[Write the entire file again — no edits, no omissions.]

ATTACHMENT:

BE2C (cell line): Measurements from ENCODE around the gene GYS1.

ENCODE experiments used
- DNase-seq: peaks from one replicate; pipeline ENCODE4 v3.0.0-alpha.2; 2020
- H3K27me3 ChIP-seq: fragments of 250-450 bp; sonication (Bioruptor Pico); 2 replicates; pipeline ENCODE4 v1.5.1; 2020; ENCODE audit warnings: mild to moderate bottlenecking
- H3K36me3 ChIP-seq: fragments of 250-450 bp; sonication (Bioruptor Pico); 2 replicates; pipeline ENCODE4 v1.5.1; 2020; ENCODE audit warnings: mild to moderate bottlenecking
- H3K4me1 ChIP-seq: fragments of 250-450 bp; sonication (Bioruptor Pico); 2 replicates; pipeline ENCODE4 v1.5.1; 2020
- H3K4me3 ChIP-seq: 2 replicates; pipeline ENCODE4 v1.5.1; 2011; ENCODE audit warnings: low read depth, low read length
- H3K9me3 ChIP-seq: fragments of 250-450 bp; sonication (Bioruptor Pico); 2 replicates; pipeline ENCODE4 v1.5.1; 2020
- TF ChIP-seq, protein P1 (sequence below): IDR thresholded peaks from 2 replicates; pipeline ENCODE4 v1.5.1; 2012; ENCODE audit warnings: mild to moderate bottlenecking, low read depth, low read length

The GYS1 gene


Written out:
BE2C (cell line): Measurements from ENCODE around the gene GYS1.

ENCODE experiments used
- DNase-seq: peaks from one replicate; pipeline ENCODE4 v3.0.0-alpha.2; 2020
- H3K27me3 ChIP-seq: fragments of 250-450 bp; sonication (Bioruptor Pico); 2 replicates; pipeline ENCODE4 v1.5.1; 2020; ENCODE audit warnings: mild to moderate bottlenecking
- H3K36me3 ChIP-seq: fragments of 250-450 bp; sonication (Bioruptor Pico); 2 replicates; pipeline ENCODE4 v1.5.1; 2020; ENCODE audit warnings: mild to moderate bottlenecking
- H3K4me1 ChIP-seq: fragments of 250-450 bp; sonication (Bioruptor Pico); 2 replicates; pipeline ENCODE4 v1.5.1; 2020
- H3K4me3 ChIP-seq: 2 replicates; pipeline ENCODE4 v1.5.1; 2011; ENCODE audit warnings: low read depth, low read length
- H3K9me3 ChIP-seq: fragments of 250-450 bp; sonication (Bioruptor Pico); 2 replicates; pipeline ENCODE4 v1.5.1; 2020
- TF ChIP-seq, protein P1 (sequence below): IDR thresholded peaks from 2 replicates; pipeline ENCODE4 v1.5.1; 2012; ENCODE audit warnings: mild to moderate bottlenecking, low read depth, low read length

The GYS1 gene